Europe’s electricity grids are facing common challenges: the demand for electricity is increasing, and new production sites are being established further and further away from the major centres of consumption. To jointly tackle these challenges, a new grid level is required: the so-called supergrid. And Switzerland will play a key role in this.
To be able to achieve the climate targets set for the whole of Europe, electricity from renewable energy sources will increasingly need to be produced in places which make the most sense from an economic and technical perspective. Accordingly, wind power will primarily be generated in coastal regions and offshore wind farms, for instance in the North and Baltic Seas. In addition, foundations such as DESERTEC are looking into the option of installing large solar plants in deserts. The upshot of implementing these projects is that production is becoming more and more remote from the end consumer.
In other words, more electricity will have to be transported over greater distances. Europe’s current transmission systems will not be able to cope with these amounts. Even now, we require careful regulation and close cooperation between all transmission system operators to avoid congestion. This is why Europe is developing a new, more powerful grid – the supergrid. We need to break new ground to ensure that Switzerland plays a key role in the supergrid.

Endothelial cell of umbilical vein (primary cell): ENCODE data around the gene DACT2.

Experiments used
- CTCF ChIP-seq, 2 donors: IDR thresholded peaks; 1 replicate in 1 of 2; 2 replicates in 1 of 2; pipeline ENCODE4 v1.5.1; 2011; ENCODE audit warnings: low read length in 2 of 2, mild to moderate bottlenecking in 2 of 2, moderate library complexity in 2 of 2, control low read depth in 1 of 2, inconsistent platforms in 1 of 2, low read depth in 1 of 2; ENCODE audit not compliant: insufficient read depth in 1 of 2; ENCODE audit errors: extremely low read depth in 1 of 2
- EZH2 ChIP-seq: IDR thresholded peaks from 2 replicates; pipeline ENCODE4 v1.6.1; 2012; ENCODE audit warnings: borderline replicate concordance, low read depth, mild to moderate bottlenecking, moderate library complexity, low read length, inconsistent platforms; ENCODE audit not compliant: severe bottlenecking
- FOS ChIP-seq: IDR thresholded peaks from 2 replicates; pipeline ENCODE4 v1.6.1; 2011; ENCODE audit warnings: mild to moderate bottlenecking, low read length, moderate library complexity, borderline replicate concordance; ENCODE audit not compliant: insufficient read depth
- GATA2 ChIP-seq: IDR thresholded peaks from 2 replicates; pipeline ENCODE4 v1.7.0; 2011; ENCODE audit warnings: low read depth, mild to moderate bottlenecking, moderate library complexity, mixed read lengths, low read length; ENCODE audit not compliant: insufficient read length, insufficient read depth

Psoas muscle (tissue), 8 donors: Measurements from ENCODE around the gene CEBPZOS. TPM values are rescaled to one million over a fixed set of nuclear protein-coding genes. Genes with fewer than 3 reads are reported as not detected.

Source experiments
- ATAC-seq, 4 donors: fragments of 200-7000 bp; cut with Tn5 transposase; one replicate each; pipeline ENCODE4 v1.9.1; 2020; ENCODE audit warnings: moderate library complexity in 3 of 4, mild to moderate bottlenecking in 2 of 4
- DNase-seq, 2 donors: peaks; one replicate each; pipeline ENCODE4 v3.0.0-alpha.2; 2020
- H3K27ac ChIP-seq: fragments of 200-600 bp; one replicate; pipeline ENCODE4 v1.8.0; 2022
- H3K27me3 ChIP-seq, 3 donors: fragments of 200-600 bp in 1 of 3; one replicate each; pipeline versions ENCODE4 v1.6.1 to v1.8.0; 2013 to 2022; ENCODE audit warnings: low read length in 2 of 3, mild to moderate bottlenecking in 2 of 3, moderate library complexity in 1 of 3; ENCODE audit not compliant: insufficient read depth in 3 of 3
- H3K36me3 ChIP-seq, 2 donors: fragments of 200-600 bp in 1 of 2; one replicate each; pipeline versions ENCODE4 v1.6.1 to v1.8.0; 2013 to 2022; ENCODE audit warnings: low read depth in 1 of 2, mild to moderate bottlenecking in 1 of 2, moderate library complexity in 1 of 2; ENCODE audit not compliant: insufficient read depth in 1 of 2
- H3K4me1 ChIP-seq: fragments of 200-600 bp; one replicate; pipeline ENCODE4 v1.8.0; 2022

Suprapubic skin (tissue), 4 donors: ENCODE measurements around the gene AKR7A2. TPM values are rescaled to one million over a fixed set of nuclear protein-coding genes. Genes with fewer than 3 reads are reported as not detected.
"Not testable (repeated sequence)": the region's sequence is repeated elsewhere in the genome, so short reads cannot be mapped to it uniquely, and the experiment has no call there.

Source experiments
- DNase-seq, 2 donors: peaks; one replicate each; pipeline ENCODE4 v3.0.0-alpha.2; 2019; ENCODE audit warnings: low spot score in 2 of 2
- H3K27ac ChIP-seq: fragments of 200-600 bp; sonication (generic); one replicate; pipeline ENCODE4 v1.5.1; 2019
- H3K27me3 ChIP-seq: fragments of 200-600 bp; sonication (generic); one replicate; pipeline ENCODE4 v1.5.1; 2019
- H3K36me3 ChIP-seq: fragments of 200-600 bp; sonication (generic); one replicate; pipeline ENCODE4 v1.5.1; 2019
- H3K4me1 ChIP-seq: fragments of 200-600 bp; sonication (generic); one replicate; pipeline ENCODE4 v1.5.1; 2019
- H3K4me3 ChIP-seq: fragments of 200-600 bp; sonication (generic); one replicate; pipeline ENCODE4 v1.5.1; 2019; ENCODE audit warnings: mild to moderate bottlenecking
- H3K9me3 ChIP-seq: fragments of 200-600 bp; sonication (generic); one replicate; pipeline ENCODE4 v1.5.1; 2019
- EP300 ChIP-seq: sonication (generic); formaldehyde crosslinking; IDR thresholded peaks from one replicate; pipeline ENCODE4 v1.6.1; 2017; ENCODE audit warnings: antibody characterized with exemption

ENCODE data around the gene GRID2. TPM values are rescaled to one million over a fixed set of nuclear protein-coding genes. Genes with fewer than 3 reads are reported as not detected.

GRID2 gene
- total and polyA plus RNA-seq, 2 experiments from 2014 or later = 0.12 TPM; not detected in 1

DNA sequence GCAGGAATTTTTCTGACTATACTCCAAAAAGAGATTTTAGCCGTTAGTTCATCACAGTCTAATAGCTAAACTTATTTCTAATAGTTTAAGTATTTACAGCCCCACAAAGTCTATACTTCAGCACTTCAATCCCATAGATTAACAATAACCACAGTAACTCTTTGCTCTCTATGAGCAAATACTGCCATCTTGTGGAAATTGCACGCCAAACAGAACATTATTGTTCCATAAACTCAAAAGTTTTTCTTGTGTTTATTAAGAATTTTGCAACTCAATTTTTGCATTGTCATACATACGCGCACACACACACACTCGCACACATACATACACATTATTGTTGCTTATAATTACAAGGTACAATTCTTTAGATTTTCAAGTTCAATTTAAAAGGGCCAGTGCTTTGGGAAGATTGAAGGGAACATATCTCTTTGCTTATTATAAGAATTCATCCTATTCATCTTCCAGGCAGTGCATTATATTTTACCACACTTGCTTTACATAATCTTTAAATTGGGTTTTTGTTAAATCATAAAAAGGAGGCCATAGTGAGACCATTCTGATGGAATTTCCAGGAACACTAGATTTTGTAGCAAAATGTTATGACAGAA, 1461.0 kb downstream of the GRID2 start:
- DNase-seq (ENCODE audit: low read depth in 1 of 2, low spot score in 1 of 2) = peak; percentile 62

An efficient Swiss transmission system will link production sites and consumers throughout Europe.
Energy derived from sustainable sources also means more production fluctuations. Thanks to hydropower-based pumped storage plants, Switzerland will be able to make more storage capacity available.
Production and consumption have to be balanced to enable transmission systems to function in a stable manner. The transmission system operators correct any imbalances by feeding control energy into the grid. The demand for control energy will continue to rise in the future and, being at the heart of Europe, Swissgrid will play a key role here.
The European supergrid is a vision that will enable us to tackle the challenges of the coming decades. Swissgrid represents Switzerland’s interests on a range of committees, and since spring 2010 has also been working on the Renewables Grid Initiative.